The Moving Image Review & Art Journal (MIRAJ) is the first peer-reviewed publication devoted to artists’ film and video, and its contexts. It is published twice a year in print by IntellectBooks in collaboration with the University of the Arts London. MIRAJ offers a widely distributed international forum for debates surrounding all forms ofartists’ moving image and media artworks.
The editors invite contributions from art historians and critics, film and media scholars, curators, and, not least, practitioners. We seek pieces that offer theories of the present moment butalso writings that propose historical re-readings. We welcome essays that:
- re-view canonical works and texts, or identify ruptures in the standard histories of artists’ film and video;
- discuss the development of media arts, including the history of imaging technologies, as a strand within the history of art;
- address issues of the ontology and medium-specificity of film, video and new media, or the entanglement of the moving image in a ‘post-medium condition’;
- attempt to account for the rise of projected and screen-based images in contemporary art, and the social, technological, or political-economic effects of this proliferation;
- investigate interconnections between moving images and still images; the role of sound; the televisual; and the interaction of the moving image with other elements including technology, human presence and the installation environment;
- analyse para-cinematic or extra-cinematic works to discover what these tell us about cinematic properties such as temporal progression or spectatorial immersion or mimetic representation;
- explore issues of subjectivity and spectatorship;
- investigate the spread of moving images beyond the classical spaces of the cinema and galleries, across multiple institutions, sites and delivery platforms;
- consider the diverse uses of the moving image in art: from political activism to pure sensory and aesthetic pleasure, from reportage to documentary testimony, from performativity to social networking;
- suggest new methods of theorizing and writing the moving image.
We welcome work that intersects with other academic disciplines and artistic practices. We encourage writing that is lucid without compromising intellectual rigour.
We publish the following types of writing: scholarly articles (5000–8000 words); opinion pieces or polemics (1000 words); feature articles and interviews (3000 words); reviews of books, exhibitions, and events (1500–3000 words). Scholarly articles will be blind peer-reviewed and feature articles can be peer-reviewed on request. All writings should propose a central idea or thesis argued through a discussion of the work under review.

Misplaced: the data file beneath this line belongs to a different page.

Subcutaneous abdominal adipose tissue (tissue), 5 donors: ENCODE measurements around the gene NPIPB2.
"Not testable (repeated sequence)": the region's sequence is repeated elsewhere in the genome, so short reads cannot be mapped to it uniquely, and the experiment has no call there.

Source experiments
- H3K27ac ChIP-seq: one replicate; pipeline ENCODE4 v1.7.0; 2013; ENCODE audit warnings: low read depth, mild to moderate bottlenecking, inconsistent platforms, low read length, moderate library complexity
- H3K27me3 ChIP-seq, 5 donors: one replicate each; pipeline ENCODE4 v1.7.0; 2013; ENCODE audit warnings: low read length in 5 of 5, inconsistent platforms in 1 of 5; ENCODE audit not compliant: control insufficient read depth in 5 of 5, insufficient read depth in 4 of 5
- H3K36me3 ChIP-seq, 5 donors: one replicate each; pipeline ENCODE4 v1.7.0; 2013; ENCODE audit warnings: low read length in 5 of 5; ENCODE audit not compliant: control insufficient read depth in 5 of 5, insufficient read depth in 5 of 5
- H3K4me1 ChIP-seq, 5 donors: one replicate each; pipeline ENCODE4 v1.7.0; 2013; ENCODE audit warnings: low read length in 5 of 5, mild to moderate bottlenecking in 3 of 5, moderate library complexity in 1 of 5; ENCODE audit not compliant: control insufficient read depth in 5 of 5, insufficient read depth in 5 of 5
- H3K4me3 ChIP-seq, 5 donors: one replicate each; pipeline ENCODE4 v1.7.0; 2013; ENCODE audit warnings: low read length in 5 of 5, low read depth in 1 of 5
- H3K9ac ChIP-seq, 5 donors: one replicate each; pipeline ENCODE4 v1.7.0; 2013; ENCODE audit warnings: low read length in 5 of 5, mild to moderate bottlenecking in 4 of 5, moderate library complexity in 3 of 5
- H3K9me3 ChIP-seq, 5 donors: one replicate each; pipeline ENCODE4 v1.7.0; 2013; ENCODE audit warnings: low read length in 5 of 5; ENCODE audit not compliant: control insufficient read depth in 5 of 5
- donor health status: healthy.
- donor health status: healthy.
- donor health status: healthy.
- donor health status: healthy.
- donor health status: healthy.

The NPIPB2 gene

For issue 2.2, the features section will include themed articles on “Illusion.” We welcome submissions that address the broad resonances of this theme in artists’ moving image, including but not limited to: the politics of anti-illusionism, its history, and its contemporary repercussions; ideology as illusion; magic and the moving image; special effects; illusionism and virtuality; computer-generated imagery; the relevance of historical and contemporary theoretical conceptions of illusion to experimental practices; the unreliability of vision.
All submissions should be in English and adhere to the Intellect Style Guide (http://www.intellectbooks.co.uk/journals/page/index,name=journalstyleguide/).
Please submit completed manuscripts only. Send all contributions and proposals by e-mail in DOC or RTF format to the Editorial Assistant: email@example.com
Deadline: 11th January 2013
Founding Editor: Catherine Elwes, CCW Graduate School, University of the Arts London.
Associate Editors: Sean Cubitt, Goldsmiths, University of London; Eu Jin Chua, Unitec, New Zealand; Janine Marchessault, York University, Canada.
Reviews Editor: Pryle Behrman, Writtle School of Design, University of Essex.
Features Editors: Erika Balsom, Carleton University, Canada; Lucy Reynolds, Central Saint Martins, University of the Arts London.
Editorial Assistant: Kate Pelling, CCW Graduate School, University of the Arts London.
Editorial Board: Rachel O. Moore, Goldsmiths, University of London; A.L. Rees, Royal College of Art, London.
The International Advisory Board includes:
Mark Bartlett; Suzanne Buchan; Ian Christie; Stuart Comer; Maeve Connolly; David Curtis; T.J. Demos; Thomas Elsaesser; Stan Frankland; Amrit Gangar; David E. James; Laura Mulvey; Mark Nash; Michele Pierson; Catherine Russell; Tom Sherman; Lisa Steele.